above: GIlDeD CHaIRs wITH a floRal moTIf anD ReD sIlk upHolsTeRy anD a RobeRT GoRDy paInTInG lenD an IRReveRenT TouCH To THe masTeR beDRoom’s TRaDITIonal 19TH-CenTuRy baCkDRop. RIGHT: ConTempoRaRy paInTInGs by DavID HaRounI pRovIDe a CounTeRpoInT To THe aDjaCenT lIvInG anD DInInG Rooms’ anTIques anD ColleCTIbles. THe ITalIan CaRveD-wooD DInInG Table was puRCHaseD aT an esTaTe sale aT THe Home of THe laTe aCToR walTeR pIDGeon. nexT To THe fIReplaCe Is a vaRGueno, CabIneTs wITH DRaweRs anD CompaRTmenTs useD foR HolDInG jewels, DoCumenTs anD valuables; THe pIeCe above was useD To HIGHlIGHT sTaTuaRy In a CHuRCH. THe IRon CHanDelIeR fRom busH anTIques Is THouGHT To be CIRCa-1920s. THe sHell also Is fRom busH anTIques.

like they really wanted me to have the house.” Carbon’s appreciation for the gracefully eroded style presented in Richard Sexton’s 1993 book Elegance and Decadence is obvious throughout the house, which has 13-and-a-half-foot ceilings and is home to a wealth of religious art, largely collected from Bush Antiques. His love of collecting, like his passion for gardening, began at an early age. He was a teenager when he began collecting Fiestaware and 20 when he acquired his first beveled mirror. He also owns dozens of cobalt blue medicine page 22

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page 21

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New things can look dated after 10 or 20 years. Antiques are ageless. They’re never outdated.

lEfT: A PAnEl Of STAInEd GlASS frOm A ChurCh IS IllumInATEd by ThE hAll wIndOw bEhInd IT. ThE frInGEd flOOr lAmP nExT TO IT wAS In lEnny krAvITz’S frEnCh QuArTEr hOmE bEfOrE CArbOn PurChASEd IT.

Body

Waxing 20% off

We Are

and perfume bottles, antique and vintage pottery and a significant collection of contemporary art by Louisiana artists including James Michalopoulos, David Harouni, Robert Gordy, Douglas Bourgeois and Jacqueline Bishop. Among his most prized works are paintings and pottery by his late mother Beryl Carbon, who started college at age 50 and attended classes with her son. “When I first started collecting, I used to go to flea markets and garage sales,” Carbon says. “It was a great way to learn about things. It was an educational experience.” Today, he frequents auctions and has made some incredible buys considering the gallery prices of comparable works by the same artists. “I don’t like things too clean and crisp,” says Carbon, pointing out that the only new furnishings are the den’s velvet sofa and pair of slipper chairs. “New things can look dated after 10 or 20 years. Antiques are ageless. They’re never outdated.” Over time, he has organized his collections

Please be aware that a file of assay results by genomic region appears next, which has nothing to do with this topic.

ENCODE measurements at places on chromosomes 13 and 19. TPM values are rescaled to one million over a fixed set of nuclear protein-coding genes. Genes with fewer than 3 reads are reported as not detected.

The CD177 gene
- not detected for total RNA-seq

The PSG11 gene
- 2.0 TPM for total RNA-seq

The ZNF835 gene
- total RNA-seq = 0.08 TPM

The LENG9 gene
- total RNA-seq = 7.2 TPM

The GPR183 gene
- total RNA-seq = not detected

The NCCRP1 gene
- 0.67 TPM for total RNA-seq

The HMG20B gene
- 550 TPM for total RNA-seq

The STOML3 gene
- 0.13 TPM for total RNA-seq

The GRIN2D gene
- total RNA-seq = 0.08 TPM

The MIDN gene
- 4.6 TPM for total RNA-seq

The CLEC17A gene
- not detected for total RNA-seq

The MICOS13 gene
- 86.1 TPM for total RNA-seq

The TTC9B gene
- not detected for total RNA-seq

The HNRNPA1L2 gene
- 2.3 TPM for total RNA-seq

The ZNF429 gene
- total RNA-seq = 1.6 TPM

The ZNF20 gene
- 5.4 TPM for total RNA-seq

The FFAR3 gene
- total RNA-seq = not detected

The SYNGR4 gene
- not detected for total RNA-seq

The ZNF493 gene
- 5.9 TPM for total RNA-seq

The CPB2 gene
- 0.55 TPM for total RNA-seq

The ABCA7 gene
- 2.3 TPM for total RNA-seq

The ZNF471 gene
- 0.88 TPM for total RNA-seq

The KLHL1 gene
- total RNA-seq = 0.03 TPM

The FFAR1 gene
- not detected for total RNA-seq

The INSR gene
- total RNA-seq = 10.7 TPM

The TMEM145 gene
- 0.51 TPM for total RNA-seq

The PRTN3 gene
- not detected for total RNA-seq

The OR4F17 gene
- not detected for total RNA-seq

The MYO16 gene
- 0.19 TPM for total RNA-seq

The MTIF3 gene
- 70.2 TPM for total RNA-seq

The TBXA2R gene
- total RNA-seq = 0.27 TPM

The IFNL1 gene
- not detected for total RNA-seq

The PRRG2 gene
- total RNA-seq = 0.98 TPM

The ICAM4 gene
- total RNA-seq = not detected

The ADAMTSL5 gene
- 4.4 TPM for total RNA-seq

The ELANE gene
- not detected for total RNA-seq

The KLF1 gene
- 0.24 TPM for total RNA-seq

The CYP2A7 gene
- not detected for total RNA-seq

OPPOSITE PAGE: CArbOn dESIGnEd And buIlT ThE bACkyArd ChICkEn COOP TO hOuSE SOmE Of hIS 10 ChICkEnS. COnTAInEr PlAnTS And A GrOund COvErInG Of PInE mulCh GIvE A SEnSE Of luShnESS.

by room: religious art and artifacts, including an altar from France in the hall, which feels like a chapel; contemporary local art in the den; beveled mirrors in the bathroom; and stacks of Fiestaware in the kitchen. During Carnival season, Carbon adds a display of giant papier mache flowers made by former float designer Brian Bush to the house’s facade. Last year, neighbors convinced him to leave the whimsical blossoms in place well after Mardi Gras — Hurricane Isaac finally compelled him to take them down — and an artist who sells her work in Jackson Square captured the scene in an original drawing now made into prints. More than a century and a quarter after the house was built, it’s still turning the heads of neighbors, artists and passersby. Carbon hopes future generations also preserve its history and its horticulture. “It’s important to me that it stays just the way it is,” he says. “It’s lasted this long almost untouched.”

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Relax

be pampered

r e m Sum

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e n i l m e H

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CUE 25

Thank you everyone for participating in the

2013 CUE FASHION MAKEOVER!

The following stores are participating in the CUE contest:

Saks Fifth Avenue

jeantherapy

Ann Taylor

Michael Kors

Anthropologie

Mignon Faget

Banana Republic

Paris Parker Aveda Salon Spa

BCBGMAXAZRIA

Saint Germain Shoes

Brooks Brothers

Solstice Sunglass Boutique

Francesca's Collections

Sunglass Hut

French Sole

Wehmeier's

J. Crew

White House/Black Market

Mall hours: Monday through Saturday, 10am - 7pm and Sunday, 12noon - 6pm

Face Reality Three CUe fashion makeover winners presenT new faCes To The world